Companies offering more affordable volunteer vacations report that bookings for do-good trips haven’t dropped as much this year as those for more traditional vacation packages. Sierra Club Outings, which offers a series of “service” trips in which volunteers can help eradicate invasive plants in Channel Islands National Park in California ($695) or maintain trails in the Red River Gorge in Kentucky ($375), said its domestic trips were down by 16 percent for the first three months of the year overall, compared with the same period last year. But service-trip bookings were down just 9 percent.
In some cases, volunteer vacations have even been growing. Projects Abroad, which runs volunteer programs overseas, said bookings were up 20 percent this February from February 2008, with some of the travelers recently laid off but others simply looking for vacations that involve service. Options range from teaching soccer in Moldova for two weeks ($1,795) to teaching English in Nepal for three months ($3,295).
For other travelers, the urge to imbue a trip with a sense of purpose is fulfilled in more personal ways.
“We are getting more requests for trips they can share with family and friends, such as celebrating a milestone birthday or anniversary,” said Pamela Lassers, a spokeswoman for Abercrombie & Kent. “They want to rent a villa or a barge in Europe and then invite friends and family to join them. Or plan a private tented safari to celebrate a 50th birthday. Or host a family reunion at a ranch in Colorado.”
Virtuoso’s Return on Life campaign was created in response to a similar trend toward trips that focus on spending time with loved ones. “I really think people are putting their lives in perspective,” in light of the recession, said Kristi Jones, president of the travel agency network. “There is this need for people to feel reconnected and rejuvenated, but not in a self-indulgent way.”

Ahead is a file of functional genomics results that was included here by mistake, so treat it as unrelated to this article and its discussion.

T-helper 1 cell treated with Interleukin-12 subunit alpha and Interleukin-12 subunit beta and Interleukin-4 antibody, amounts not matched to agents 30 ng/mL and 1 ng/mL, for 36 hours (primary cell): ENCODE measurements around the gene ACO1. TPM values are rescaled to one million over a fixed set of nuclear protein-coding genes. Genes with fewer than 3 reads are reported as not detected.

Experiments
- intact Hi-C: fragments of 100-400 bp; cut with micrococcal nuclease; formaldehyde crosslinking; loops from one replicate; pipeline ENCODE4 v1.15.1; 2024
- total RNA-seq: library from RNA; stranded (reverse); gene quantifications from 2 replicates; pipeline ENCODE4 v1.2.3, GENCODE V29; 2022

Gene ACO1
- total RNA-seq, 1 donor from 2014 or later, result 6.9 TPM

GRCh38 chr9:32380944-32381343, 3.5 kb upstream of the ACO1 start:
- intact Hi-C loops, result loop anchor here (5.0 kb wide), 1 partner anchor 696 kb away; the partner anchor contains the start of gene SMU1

For Globus, a major tour operator, bookings are down overall, said Steve Born, vice president of marketing, but religious tours, family packages and dream trips like Galápagos cruises “are stronger or on pace with last year.”
Faith-based trips, like pilgrimages to Jerusalem or other places of religious significance are resilient partly because travelers view them not just as vacations but also as “an expression of faith,” Mr. Born said. “It’s not a commitment they feel they can break.”
Globus is also offering another kind of vacation customers may find easy to justify — the fast, affordable trip. The company recently introduced 14 Guilt-Free Getaways from 4 to 10 days each, starting at around $100 a day — trips “that won’t tax pocketbooks or keep travelers away from their daily responsibilities too long,” according to its Web site, www.globusjourneys.com/Guilt-Free-Getaway-Vacations.
For families limited by school and activity schedules, Mr. Born said, the timing of vacations is pretty much predetermined, and even this year “it’s just a matter of where and how.” And given the stress of the economy, many people may feel they need a vacation now more than ever.
“I think people need things to look forward to in this economy,” said Jill Walsh, a mother of three from San Diego, who along with her in-laws has been planning a summer family trip to celebrate her husband’s parents’ 50th wedding anniversary. “What do you work hard for and save for if it’s not something to have memories?”
To keep costs down, the family plans to rent a house in Glacier National Park in Montana. “Four to five special days just with the family — who knows if that opportunity with Grandpa going on 82 will happen again?” she said. “It’s an investment in memories for a lifetime.”